How Do Balloon Payments Work?

What are Balloon Payments and How do They Work?

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A balloon payment is a large payment due at the end of a balloon loan. A balloon loan is a short-term mortgage, often lasting between 5 and 7 years, but with a payment plan typically based on a 15 or 30-year mortgage. At the end of the mortgage, the borrower still owes the rest of the unpaid principal and is required to pay it as a lump sum. Since most borrowers can’t afford this, they typically either sell the home or refinance the balloon loan before the balloon payment is due.

Who’s the Ideal Borrower for a Balloon Loan?

A balloon loan can be a risky proposition -- but that doesn’t mean it can’t be a good choice for some borrowers. Since balloon loans typically have lower interest rates and may be easier to qualify for than most conventional loans, they can be attractive for borrowers with lower credit, or those who simply want to take advantage of the lower interest rates. Despite that, there’s no guarantee that a borrower will be able to refinance their balloon loan before the balloon payment is due -- and if they can’t refinance, convert to a fixed-rate mortgage, or sell the home, they could default on the loan.

For example, if a borrower took out a $200,000 balloon loan with a 7-year term at a 4.5% interest rate, by the end of the 7 years, they’d owe a balloon payment of more than $175,000. That’s a lot of cash to cough up at once!

Can Making Prepayments Be Beneficial to a Balloon Loan Borrower?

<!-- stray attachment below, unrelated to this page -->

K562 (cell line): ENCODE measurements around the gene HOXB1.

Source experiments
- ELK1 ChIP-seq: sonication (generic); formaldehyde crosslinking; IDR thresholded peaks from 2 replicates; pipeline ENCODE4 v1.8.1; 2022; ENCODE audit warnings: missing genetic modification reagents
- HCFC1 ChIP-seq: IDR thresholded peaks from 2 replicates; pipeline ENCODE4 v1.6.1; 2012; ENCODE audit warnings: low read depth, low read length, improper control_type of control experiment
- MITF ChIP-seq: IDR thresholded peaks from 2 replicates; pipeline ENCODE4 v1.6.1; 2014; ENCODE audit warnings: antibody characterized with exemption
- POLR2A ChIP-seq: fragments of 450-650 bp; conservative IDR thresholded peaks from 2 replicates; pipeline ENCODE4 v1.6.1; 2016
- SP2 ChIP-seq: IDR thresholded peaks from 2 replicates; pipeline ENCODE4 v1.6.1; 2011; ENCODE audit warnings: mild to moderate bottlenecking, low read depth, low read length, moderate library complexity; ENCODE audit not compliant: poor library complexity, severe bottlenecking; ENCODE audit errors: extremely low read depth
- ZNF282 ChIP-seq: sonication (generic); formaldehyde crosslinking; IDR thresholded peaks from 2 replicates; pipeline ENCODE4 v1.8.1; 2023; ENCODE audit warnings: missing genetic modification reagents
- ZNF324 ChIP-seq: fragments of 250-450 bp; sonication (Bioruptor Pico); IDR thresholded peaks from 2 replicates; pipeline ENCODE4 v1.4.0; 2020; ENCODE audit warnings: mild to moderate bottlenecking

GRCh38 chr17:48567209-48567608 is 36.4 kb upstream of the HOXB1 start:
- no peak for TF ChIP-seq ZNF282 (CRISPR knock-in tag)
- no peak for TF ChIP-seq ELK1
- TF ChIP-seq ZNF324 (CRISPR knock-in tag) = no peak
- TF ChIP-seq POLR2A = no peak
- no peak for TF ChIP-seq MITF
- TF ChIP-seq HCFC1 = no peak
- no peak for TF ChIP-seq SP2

One of the best ways to make sure you’ll be able to refinance your balloon loan before the balloon payment is due is to make additional payments, or prepayments, on the loan. These can typically be made on a monthly basis (simply adding a certain amount to your mortgage payment) or on a once-annual basis.

That way, you’ll have a lot more home equity when it comes time to refinance, meaning that your loan will probably have a lower LTV ratio, making it less risky for lenders.

The main thing to watch out for here is prepayment penalties, which are surprisingly common in balloon loans. If your balloon loan has prepayment penalties, it might be a good time to start looking for another loan product. The reason? These penalties might also kick in if you want to refinance your home or sell your home too many years before the balloon payment is due.

For example, you could get charged if you wanted to sell or refinance your home in four years into a seven-year balloon mortgage. That could severely limit your options -- and make it much more difficult for you to emerge from your balloon loan financially unscathed.

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